Bodenfelde child-killer gets life sentence

The 26-year-old man who killed two teenagers and cannibalized their bodies in Bodenfelde in Lower Saxony was sentenced to life imprisonment on Monday, with additional preventive detention that means he is likely never to be released.

Bodenfelde child-killer gets life sentence
Photo: DPA

A court in Göttingen delivered the sentence Monday morning. The sentence actually goes beyond that which prosecutors and the families had asked for.

Judge Ralf Günther also committed killer Jan O. to psychiatric treatment and ordered that he be subject to preventative detention. Although an inmate serving a life sentence may eventually be eligible for parole, Jan O. would be detained longer if deemed a threat by experts, meaning he is unlikely ever to be released.

He is to be sent to a psychiatric facility to serve his sentence.

In a case that shocked the country, Jan O. killed Nina, 14, and Tobias, 13, in November last year and left their bodies in a wooded area just outside the town of Bodenfelde. In his detailed confession, Jan O. admitted to carrying out cannibalistic and vampiristic acts on the children both before and after they were dead.

Günther described the crimes as “excessively violent” and “a just about unimaginable dimension of injustice.”

In reaching the sentence, the court took into account Jan O.’s written and verbal confessions and his freely given account of the crimes’ details.

But the court went beyond the sentence demanded by the state prosecution and the lawyers for the children’s parents, both of whom had asked for a 15-year sentence along with psychiatric treatment and subsequent preventive detention. They accepted that Jan O. had diminished responsibility.

Jan O.’s defence had also agreed to a 15-year sentence though without preventative detention, arguing that the placement in psychiatric treatment would ensure he would not be released if he were still considered dangerous.

During the trial, he apologised to the children’s families and expressed remorse, saying, “I don’t know what came over me.”

DAPD/The Local/djw

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Germany in talks on further payout for 1972 Olympics victims

The German government says it is in talks over further compensation for victims of the attack on the Munich Olympics, as the 50th anniversary of the atrocity approaches.

Germany in talks on further payout for 1972 Olympics victims

Ahead of the commemoration in September, relatives of the Israelis killed have indicated they are unhappy with what Germany is offering.

“Conversations based on trust are taking place with representatives of the victims’ families,” a German interior ministry spokesman told AFP when asked about the negotiations.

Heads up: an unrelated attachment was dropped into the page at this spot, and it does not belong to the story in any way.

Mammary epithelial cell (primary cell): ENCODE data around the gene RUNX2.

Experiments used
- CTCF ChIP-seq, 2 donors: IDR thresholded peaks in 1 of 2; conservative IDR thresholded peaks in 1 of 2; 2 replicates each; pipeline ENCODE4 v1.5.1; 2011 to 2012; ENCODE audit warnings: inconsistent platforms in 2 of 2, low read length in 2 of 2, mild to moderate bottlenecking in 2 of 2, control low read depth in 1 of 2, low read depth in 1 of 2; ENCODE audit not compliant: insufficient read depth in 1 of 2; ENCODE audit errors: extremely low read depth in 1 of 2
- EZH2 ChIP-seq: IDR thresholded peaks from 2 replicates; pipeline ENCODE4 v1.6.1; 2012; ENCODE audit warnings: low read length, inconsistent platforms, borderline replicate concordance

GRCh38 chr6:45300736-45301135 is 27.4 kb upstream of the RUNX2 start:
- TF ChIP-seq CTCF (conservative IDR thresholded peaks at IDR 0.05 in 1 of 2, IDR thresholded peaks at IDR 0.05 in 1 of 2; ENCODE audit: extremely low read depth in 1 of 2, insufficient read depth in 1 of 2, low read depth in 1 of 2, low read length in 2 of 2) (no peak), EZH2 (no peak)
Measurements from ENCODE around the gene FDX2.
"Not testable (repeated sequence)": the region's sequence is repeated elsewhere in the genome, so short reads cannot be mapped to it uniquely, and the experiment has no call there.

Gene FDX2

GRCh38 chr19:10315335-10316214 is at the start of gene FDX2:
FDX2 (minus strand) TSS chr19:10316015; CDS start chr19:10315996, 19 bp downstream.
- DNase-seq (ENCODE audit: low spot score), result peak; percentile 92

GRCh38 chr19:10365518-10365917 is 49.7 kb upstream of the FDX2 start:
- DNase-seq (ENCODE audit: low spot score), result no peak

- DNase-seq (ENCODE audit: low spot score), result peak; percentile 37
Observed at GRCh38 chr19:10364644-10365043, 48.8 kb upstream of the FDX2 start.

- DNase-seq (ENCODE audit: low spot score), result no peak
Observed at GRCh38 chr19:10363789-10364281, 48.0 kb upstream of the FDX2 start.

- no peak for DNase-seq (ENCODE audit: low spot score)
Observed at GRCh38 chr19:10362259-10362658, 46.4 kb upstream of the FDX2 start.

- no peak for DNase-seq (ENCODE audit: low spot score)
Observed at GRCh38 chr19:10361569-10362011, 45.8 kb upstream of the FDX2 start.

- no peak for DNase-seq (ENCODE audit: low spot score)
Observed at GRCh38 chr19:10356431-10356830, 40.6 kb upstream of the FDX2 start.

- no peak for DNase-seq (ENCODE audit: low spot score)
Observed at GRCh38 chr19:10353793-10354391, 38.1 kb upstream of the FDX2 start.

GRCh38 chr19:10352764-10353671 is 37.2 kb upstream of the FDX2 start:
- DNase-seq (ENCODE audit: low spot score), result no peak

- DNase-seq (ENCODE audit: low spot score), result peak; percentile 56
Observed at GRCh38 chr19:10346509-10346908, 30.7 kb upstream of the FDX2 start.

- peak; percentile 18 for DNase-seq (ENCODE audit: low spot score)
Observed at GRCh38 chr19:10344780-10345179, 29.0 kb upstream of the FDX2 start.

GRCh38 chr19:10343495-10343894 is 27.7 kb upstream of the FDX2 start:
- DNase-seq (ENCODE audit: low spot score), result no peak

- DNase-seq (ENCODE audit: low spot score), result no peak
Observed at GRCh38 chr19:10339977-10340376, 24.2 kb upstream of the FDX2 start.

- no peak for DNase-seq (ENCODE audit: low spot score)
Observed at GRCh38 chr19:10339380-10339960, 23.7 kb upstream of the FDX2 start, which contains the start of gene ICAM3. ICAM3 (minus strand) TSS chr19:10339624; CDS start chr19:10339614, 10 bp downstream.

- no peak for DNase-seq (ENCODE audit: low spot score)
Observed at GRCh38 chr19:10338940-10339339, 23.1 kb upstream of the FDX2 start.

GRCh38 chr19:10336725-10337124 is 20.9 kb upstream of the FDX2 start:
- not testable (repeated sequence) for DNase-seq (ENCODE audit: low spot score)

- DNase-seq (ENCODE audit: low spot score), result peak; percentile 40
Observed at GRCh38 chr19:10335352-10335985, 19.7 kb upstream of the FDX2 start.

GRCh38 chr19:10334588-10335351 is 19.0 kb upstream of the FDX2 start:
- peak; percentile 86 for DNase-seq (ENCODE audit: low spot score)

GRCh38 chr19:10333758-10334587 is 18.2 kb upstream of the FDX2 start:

He did not specify who would benefit or how much money had been earmarked, saying only that any package would “again” be financed by the federal government, the state of Bavaria and the city of Munich.

On September 5th, 1972, eight gunmen broke into the Israeli team’s flat at the Olympic village, shooting dead two and taking nine Israelis hostage, threatening to kill them unless 232 Palestinian prisoners were released.

West German police responded with a bungled rescue operation in which all nine hostages were killed, along with five of the eight hostage-takers and a police officer.

An armed police officer in a tracksuit secures the block where terrorists  held Israeli hostages at the Olympic Village in Munich on 5th September 1972.

An armed police officer in a tracksuit secures the block where terrorists held Israeli hostages at the Olympic Village in Munich on 5th September 1972. Photo: picture alliance / dpa | Horst Ossingert

The spokeswoman for the victims’ families, Ankie Spitzer, told the German media group RND that the amount currently on the table was “insulting” and threatened a boycott of this year’s commemorations.

She said Berlin was offering a total of €10 million including around €4.5 million already provided in compensation between 1972 and 2002 — an amount she said did not correspond to international standards. 

“We are angry and disappointed,” said Spitzer, the widow of fencing coach Andre Spitzer who was killed in the attack. “We never wanted to talk publicly about money but now we are forced to.”

RND reported that the German and Israeli governments would like to see an accord by August 15th.

The interior ministry spokesman said that beyond compensation, Germany intended to use the anniversary for fresh “historical appraisal, remembrance and recognition”.

He said this would include the formation of a commission of German and Israeli historians to “comprehensively” establish what happened “from the perspective of the year 2022”.

This would lead to “an offer of further acts of acknowledgement of the relatives of the victims of the attack” and the “grave consequences” they suffered.